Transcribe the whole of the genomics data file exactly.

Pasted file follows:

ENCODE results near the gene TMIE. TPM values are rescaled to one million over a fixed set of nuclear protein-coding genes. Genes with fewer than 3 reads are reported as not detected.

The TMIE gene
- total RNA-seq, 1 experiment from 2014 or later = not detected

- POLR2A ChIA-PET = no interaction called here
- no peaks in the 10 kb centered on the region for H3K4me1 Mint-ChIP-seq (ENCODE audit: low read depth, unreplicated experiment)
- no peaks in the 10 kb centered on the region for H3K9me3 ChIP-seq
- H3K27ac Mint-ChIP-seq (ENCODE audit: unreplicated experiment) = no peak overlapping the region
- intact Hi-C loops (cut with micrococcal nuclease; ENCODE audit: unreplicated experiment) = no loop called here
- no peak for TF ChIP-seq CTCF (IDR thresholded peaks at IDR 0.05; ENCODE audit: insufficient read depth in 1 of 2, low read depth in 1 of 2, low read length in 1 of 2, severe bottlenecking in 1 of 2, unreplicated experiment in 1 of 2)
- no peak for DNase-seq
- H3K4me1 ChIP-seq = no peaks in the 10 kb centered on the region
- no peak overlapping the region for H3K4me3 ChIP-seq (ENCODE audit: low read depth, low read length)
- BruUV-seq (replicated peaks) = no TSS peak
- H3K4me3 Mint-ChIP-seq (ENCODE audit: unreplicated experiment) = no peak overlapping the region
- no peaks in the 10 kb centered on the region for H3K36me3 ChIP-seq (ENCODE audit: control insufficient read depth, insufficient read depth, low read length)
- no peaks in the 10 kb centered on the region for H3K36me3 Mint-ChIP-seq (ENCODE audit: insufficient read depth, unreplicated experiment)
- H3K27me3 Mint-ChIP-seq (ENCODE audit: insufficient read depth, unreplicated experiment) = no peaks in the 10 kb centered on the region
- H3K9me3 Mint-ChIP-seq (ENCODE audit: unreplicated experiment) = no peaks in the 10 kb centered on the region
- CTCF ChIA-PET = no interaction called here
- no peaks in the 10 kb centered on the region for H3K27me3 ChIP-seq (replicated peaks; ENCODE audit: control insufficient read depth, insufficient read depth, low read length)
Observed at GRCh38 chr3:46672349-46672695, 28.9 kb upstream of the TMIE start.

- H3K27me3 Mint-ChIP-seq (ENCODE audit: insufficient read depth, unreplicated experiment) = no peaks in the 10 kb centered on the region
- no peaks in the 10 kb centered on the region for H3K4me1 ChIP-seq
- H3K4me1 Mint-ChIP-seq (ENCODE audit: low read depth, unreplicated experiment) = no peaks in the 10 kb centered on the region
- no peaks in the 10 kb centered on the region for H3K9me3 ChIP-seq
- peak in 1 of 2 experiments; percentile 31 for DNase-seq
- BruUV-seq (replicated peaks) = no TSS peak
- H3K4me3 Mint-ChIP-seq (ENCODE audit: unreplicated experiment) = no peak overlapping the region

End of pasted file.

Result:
ENCODE results near the gene TMIE. TPM values are rescaled to one million over a fixed set of nuclear protein-coding genes. Genes with fewer than 3 reads are reported as not detected.

The TMIE gene
- total RNA-seq, 1 experiment from 2014 or later = not detected

- POLR2A ChIA-PET = no interaction called here
- no peaks in the 10 kb centered on the region for H3K4me1 Mint-ChIP-seq (ENCODE audit: low read depth, unreplicated experiment)
- no peaks in the 10 kb centered on the region for H3K9me3 ChIP-seq
- H3K27ac Mint-ChIP-seq (ENCODE audit: unreplicated experiment) = no peak overlapping the region
- intact Hi-C loops (cut with micrococcal nuclease; ENCODE audit: unreplicated experiment) = no loop called here
- no peak for TF ChIP-seq CTCF (IDR thresholded peaks at IDR 0.05; ENCODE audit: insufficient read depth in 1 of 2, low read depth in 1 of 2, low read length in 1 of 2, severe bottlenecking in 1 of 2, unreplicated experiment in 1 of 2)
- no peak for DNase-seq
- H3K4me1 ChIP-seq = no peaks in the 10 kb centered on the region
- no peak overlapping the region for H3K4me3 ChIP-seq (ENCODE audit: low read depth, low read length)
- BruUV-seq (replicated peaks) = no TSS peak
- H3K4me3 Mint-ChIP-seq (ENCODE audit: unreplicated experiment) = no peak overlapping the region
- no peaks in the 10 kb centered on the region for H3K36me3 ChIP-seq (ENCODE audit: control insufficient read depth, insufficient read depth, low read length)
- no peaks in the 10 kb centered on the region for H3K36me3 Mint-ChIP-seq (ENCODE audit: insufficient read depth, unreplicated experiment)
- H3K27me3 Mint-ChIP-seq (ENCODE audit: insufficient read depth, unreplicated experiment) = no peaks in the 10 kb centered on the region
- H3K9me3 Mint-ChIP-seq (ENCODE audit: unreplicated experiment) = no peaks in the 10 kb centered on the region
- CTCF ChIA-PET = no interaction called here
- no peaks in the 10 kb centered on the region for H3K27me3 ChIP-seq (replicated peaks; ENCODE audit: control insufficient read depth, insufficient read depth, low read length)
Observed at GRCh38 chr3:46672349-46672695, 28.9 kb upstream of the TMIE start.

- H3K27me3 Mint-ChIP-seq (ENCODE audit: insufficient read depth, unreplicated experiment) = no peaks in the 10 kb centered on the region
- no peaks in the 10 kb centered on the region for H3K4me1 ChIP-seq
- H3K4me1 Mint-ChIP-seq (ENCODE audit: low read depth, unreplicated experiment) = no peaks in the 10 kb centered on the region
- no peaks in the 10 kb centered on the region for H3K9me3 ChIP-seq
- peak in 1 of 2 experiments; percentile 31 for DNase-seq
- BruUV-seq (replicated peaks) = no TSS peak
- H3K4me3 Mint-ChIP-seq (ENCODE audit: unreplicated experiment) = no peak overlapping the region